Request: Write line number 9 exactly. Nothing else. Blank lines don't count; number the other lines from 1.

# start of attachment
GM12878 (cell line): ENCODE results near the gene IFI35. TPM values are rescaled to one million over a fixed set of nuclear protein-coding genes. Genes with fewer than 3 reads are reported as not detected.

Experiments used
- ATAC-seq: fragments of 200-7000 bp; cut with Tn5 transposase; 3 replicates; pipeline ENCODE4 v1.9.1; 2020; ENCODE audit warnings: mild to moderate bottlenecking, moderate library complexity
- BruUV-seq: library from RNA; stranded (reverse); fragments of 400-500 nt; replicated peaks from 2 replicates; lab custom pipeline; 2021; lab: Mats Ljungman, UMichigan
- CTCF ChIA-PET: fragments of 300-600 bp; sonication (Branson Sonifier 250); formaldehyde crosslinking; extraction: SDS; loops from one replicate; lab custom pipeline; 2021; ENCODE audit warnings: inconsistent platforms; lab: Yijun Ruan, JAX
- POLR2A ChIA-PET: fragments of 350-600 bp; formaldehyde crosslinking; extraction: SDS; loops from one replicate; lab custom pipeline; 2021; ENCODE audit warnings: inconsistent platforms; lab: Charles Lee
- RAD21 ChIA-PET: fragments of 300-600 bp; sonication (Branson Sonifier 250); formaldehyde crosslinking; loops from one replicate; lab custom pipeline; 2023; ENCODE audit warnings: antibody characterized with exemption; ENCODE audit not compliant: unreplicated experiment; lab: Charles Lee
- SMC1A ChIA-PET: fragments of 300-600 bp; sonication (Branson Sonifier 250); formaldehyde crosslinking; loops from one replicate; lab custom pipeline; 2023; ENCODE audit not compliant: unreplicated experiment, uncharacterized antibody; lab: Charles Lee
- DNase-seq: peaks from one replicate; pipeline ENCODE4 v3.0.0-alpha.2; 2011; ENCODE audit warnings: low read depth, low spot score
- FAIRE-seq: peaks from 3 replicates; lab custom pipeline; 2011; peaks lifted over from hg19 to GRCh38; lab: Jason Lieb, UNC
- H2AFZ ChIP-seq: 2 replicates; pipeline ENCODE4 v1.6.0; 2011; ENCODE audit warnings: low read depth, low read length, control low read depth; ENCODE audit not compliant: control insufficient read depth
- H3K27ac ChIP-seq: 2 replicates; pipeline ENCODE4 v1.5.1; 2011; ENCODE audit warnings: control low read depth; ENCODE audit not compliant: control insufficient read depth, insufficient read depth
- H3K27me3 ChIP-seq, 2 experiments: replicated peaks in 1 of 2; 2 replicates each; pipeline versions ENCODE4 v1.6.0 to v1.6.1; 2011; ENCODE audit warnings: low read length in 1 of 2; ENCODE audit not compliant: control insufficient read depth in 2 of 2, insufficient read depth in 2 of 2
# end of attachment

- DNase-seq: peaks from one replicate; pipeline ENCODE4 v3.0.0-alpha.2; 2011; ENCODE audit warnings: low read depth, low spot score